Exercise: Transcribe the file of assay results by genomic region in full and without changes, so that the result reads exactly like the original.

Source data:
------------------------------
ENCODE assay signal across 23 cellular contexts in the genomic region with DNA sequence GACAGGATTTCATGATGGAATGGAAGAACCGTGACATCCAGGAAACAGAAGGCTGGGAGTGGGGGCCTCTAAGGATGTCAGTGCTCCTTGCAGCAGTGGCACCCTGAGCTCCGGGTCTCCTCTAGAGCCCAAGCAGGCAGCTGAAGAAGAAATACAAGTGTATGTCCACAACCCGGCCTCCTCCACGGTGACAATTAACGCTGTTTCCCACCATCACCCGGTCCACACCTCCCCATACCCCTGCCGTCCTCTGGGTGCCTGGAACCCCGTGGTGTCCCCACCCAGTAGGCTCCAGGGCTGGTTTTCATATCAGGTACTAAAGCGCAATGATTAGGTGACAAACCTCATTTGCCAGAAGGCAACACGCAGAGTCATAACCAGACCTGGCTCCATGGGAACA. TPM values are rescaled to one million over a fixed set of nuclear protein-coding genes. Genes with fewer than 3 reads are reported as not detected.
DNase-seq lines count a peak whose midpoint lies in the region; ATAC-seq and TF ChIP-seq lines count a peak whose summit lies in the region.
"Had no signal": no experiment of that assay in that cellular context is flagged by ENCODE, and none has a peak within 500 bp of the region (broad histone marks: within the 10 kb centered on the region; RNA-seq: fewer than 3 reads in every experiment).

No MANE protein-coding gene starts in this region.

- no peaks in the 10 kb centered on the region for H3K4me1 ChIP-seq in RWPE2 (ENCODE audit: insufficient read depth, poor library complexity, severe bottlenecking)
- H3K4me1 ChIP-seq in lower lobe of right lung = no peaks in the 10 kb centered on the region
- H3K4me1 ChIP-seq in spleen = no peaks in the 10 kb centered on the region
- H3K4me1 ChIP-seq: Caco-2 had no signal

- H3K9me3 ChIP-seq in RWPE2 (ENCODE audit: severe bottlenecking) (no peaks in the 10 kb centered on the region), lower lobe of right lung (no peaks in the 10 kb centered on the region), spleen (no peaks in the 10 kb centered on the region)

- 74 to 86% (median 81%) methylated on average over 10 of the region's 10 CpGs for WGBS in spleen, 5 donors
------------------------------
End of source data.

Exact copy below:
ENCODE assay signal across 23 cellular contexts in the genomic region with DNA sequence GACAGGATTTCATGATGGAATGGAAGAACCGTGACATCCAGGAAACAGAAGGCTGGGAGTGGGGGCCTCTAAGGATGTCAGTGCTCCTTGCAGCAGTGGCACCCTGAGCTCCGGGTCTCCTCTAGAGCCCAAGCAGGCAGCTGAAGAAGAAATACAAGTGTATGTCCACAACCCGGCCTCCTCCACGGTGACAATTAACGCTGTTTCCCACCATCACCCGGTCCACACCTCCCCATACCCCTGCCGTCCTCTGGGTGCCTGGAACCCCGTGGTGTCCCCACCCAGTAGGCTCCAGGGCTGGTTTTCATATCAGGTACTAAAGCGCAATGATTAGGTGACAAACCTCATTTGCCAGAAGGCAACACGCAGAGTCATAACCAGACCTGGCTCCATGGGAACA. TPM values are rescaled to one million over a fixed set of nuclear protein-coding genes. Genes with fewer than 3 reads are reported as not detected.
DNase-seq lines count a peak whose midpoint lies in the region; ATAC-seq and TF ChIP-seq lines count a peak whose summit lies in the region.
"Had no signal": no experiment of that assay in that cellular context is flagged by ENCODE, and none has a peak within 500 bp of the region (broad histone marks: within the 10 kb centered on the region; RNA-seq: fewer than 3 reads in every experiment).

No MANE protein-coding gene starts in this region.

- no peaks in the 10 kb centered on the region for H3K4me1 ChIP-seq in RWPE2 (ENCODE audit: insufficient read depth, poor library complexity, severe bottlenecking)
- H3K4me1 ChIP-seq in lower lobe of right lung = no peaks in the 10 kb centered on the region
- H3K4me1 ChIP-seq in spleen = no peaks in the 10 kb centered on the region
- H3K4me1 ChIP-seq: Caco-2 had no signal

- H3K9me3 ChIP-seq in RWPE2 (ENCODE audit: severe bottlenecking) (no peaks in the 10 kb centered on the region), lower lobe of right lung (no peaks in the 10 kb centered on the region), spleen (no peaks in the 10 kb centered on the region)

- 74 to 86% (median 81%) methylated on average over 10 of the region's 10 CpGs for WGBS in spleen, 5 donors